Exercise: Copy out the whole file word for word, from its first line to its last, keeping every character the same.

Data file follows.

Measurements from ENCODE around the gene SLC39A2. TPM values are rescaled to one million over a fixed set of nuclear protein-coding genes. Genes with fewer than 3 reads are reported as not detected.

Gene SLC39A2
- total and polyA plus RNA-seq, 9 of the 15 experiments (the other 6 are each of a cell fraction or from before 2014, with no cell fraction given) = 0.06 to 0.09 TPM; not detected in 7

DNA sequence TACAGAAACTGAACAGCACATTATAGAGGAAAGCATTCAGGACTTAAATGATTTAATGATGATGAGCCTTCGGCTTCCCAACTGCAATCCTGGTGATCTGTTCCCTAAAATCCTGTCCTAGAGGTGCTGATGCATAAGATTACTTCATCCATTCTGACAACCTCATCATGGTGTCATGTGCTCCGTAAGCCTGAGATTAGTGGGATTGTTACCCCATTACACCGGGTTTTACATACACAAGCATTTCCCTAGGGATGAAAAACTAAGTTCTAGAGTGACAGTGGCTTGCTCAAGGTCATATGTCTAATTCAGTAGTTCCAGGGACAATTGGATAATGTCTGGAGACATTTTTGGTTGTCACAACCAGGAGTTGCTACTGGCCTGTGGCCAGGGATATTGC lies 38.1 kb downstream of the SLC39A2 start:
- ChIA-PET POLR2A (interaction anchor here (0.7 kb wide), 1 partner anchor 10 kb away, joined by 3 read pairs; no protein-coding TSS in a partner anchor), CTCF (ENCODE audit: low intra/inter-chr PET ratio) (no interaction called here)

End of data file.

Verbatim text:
Measurements from ENCODE around the gene SLC39A2. TPM values are rescaled to one million over a fixed set of nuclear protein-coding genes. Genes with fewer than 3 reads are reported as not detected.

Gene SLC39A2
- total and polyA plus RNA-seq, 9 of the 15 experiments (the other 6 are each of a cell fraction or from before 2014, with no cell fraction given) = 0.06 to 0.09 TPM; not detected in 7

DNA sequence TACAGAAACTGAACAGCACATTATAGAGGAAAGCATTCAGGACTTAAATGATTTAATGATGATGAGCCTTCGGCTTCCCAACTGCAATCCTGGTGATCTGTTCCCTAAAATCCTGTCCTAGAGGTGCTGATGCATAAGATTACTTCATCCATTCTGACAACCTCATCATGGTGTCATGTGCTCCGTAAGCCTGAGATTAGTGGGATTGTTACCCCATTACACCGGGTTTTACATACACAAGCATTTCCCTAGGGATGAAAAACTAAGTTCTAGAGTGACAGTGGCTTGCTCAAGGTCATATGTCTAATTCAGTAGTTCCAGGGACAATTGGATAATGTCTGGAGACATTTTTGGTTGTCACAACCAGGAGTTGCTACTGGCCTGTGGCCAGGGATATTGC lies 38.1 kb downstream of the SLC39A2 start:
- ChIA-PET POLR2A (interaction anchor here (0.7 kb wide), 1 partner anchor 10 kb away, joined by 3 read pairs; no protein-coding TSS in a partner anchor), CTCF (ENCODE audit: low intra/inter-chr PET ratio) (no interaction called here)